'Brokeback Mountain' sweeps up more awards

By Ciar Byrne,Media Correspondent
Thursday 09 February 2006 01:00

Brokeback Mountain, which has already won four Golden Globes and secured eight Oscar nominations, was named film of the year at the 26th London Film Critics' Circle Awards last night. The honour for best director also went to Lee.

Based on an E Annie Proulx short story, the film tells the story of Jack Twist and Ennis Del Mar, two farm-hands in Wyoming, played by Jake Gyllenhaal and Heath Ledger, who meet while herding sheep one summer and fall in love. Constricted by a society that will not tolerate gay relationships, the men both marry, but continue to meet in secret over the course of 20 years.

The latest accolades confirm that the film is on track to be one of the big success stories of the Oscars, where it is nominated for best picture, best actor for Ledger and best supporting actor for Gyllenhaal.

William Russell, chairman of the Critics' Circle Awards, said: " Brokeback Mountain has all the ingredients of a classic love story, except that the lovers are two young ranch-hands who fall in love one summer while herding sheep, but go on to marry and have children, while continuing to meet over the years. Ang Lee has succeeded in presenting this highly controversial situation in an intelligent and sensitive fashion, and secured outstanding performances from the entire cast. It is a feat which has been rightly recognised this evening."

Peter Jackson's King Kong lost out to Brokeback Mountain in the best film category, but its female star, Naomi Watts, was named actress of the year by the Critics' Circle.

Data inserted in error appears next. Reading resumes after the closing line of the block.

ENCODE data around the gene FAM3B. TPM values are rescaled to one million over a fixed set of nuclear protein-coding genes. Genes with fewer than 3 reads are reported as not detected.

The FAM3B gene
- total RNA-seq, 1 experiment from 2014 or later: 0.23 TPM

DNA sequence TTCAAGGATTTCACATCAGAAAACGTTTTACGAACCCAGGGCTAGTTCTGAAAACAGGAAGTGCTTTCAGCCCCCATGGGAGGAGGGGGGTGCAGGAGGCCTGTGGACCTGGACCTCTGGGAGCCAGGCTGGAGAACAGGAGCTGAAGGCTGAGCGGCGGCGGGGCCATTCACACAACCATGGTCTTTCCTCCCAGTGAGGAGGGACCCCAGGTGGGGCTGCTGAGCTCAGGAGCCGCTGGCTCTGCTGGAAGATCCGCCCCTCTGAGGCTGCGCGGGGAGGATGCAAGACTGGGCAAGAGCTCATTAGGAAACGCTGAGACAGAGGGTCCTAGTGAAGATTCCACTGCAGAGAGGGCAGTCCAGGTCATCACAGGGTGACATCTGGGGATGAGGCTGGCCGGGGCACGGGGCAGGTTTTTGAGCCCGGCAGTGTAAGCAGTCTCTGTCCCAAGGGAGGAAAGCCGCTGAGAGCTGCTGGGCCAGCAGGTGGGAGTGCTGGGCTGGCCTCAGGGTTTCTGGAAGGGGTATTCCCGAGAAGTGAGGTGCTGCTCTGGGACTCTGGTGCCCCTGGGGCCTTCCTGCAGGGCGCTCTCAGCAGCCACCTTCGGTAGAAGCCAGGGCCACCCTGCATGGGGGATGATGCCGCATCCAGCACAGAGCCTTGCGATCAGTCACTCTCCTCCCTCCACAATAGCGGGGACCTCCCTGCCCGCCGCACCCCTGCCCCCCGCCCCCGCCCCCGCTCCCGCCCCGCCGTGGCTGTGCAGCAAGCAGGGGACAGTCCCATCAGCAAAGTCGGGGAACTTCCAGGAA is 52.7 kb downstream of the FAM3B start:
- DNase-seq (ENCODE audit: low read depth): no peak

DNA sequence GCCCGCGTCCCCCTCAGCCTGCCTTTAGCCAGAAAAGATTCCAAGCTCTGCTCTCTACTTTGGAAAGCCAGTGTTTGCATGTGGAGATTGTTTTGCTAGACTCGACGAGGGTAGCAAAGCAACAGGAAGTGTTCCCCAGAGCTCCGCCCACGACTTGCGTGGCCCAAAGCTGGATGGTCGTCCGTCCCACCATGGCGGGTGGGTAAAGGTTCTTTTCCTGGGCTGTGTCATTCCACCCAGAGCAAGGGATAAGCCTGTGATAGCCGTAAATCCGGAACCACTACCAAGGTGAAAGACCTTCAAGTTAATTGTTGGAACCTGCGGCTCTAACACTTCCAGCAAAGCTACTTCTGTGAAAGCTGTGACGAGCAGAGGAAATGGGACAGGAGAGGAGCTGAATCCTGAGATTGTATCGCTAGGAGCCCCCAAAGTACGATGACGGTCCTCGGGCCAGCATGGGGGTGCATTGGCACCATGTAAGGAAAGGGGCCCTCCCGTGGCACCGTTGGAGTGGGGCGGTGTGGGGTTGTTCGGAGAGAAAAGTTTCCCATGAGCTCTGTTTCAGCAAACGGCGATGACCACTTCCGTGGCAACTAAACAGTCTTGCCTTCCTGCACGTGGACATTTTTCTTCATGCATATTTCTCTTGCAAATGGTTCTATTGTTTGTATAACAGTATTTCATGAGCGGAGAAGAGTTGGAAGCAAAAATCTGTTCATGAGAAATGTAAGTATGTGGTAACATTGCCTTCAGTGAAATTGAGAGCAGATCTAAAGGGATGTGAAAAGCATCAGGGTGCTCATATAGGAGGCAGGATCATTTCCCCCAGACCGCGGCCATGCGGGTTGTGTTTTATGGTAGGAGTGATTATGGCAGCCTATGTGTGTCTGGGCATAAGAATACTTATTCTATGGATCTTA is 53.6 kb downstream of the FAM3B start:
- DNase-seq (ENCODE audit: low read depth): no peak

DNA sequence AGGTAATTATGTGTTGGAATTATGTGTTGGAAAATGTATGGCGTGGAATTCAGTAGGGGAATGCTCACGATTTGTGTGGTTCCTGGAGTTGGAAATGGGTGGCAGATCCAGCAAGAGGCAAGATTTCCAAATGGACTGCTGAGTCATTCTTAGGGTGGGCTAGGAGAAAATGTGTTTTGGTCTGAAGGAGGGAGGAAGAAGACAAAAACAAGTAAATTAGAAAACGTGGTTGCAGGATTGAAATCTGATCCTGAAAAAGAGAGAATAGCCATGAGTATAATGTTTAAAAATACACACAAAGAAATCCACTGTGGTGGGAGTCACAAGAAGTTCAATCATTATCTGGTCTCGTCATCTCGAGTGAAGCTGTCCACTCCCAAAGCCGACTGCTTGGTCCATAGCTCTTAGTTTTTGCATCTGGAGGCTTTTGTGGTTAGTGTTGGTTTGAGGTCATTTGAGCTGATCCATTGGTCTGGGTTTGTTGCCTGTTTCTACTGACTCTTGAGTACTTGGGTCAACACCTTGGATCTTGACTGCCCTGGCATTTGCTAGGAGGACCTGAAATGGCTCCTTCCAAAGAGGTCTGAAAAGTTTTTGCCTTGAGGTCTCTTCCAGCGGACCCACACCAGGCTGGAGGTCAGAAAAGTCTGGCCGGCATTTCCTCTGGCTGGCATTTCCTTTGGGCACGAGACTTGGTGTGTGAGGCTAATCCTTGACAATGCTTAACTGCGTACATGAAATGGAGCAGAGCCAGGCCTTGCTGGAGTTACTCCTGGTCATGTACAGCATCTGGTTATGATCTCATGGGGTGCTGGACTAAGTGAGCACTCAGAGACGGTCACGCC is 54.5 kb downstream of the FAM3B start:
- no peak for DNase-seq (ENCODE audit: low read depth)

For the first time in a quarter of a century, a non-English-speaking actor, German Bruno Ganz, won the actor of the year award for his intense portrayal of Adolf Hitler during his final days in the Berlin bunker in Downfall.

Mr Russell said the honour for Ganz would provide a much-needed boost for European film in the UK. "It's quite a tribute to his amazing performance," he said. "In the past, we have tended to be dazzled by Hollywood leading men. It's good that we have recognised a European film in that way, because the distribution of European films in this country is quite tricky."

Fresh from winning awards from the Golden Globes and the Screen Actors Guild and being nominated for best supporting actress at the Oscars, Rachel Weisz was crowned best British actress by the Critics' Circle for her role in The Constant Gardener. Her co-star Ralph Fiennes won best British actor. The adaptation of John Le Carré's thriller about the pharmaceutical industry in Africa gained a crop of honours, including the Attenborough award for its director, Fernando Meirelles, and best British producer for Simon Channing Williams.

Thandie Newton was named best supporting actress for her role in Crash, while Tom Hollander won best supporting actor for Pride and Prejudice. The director Bryan Forbes, whose work includes the original version of The Stepford Wives, was recognised for his outstanding contribution to British cinema.

The awards are voted for by 100 writers and broadcasters.

Critical acclaim

Film of the year: Brokeback Mountain

Director of the year: Ang Lee (Brokeback Mountain)

Best actress: Naomi Watts (King Kong)

Best actor: Bruno Ganz (Downfall)

British film of the year: The Constant Gardener

Best foreign language film: Downfall

British actress: Rachel Weisz (The Constant Gardener)

British actor: Ralph Fiennes (The Constant Gardener)

Best supporting actress: Thandie Newton (Crash)

Best supporting actor: Tom Hollander (Pride and Prejudice)

Best British director: Joe Wright (Pride and Prejudice)

Excellence in Film: Bryan Forbes

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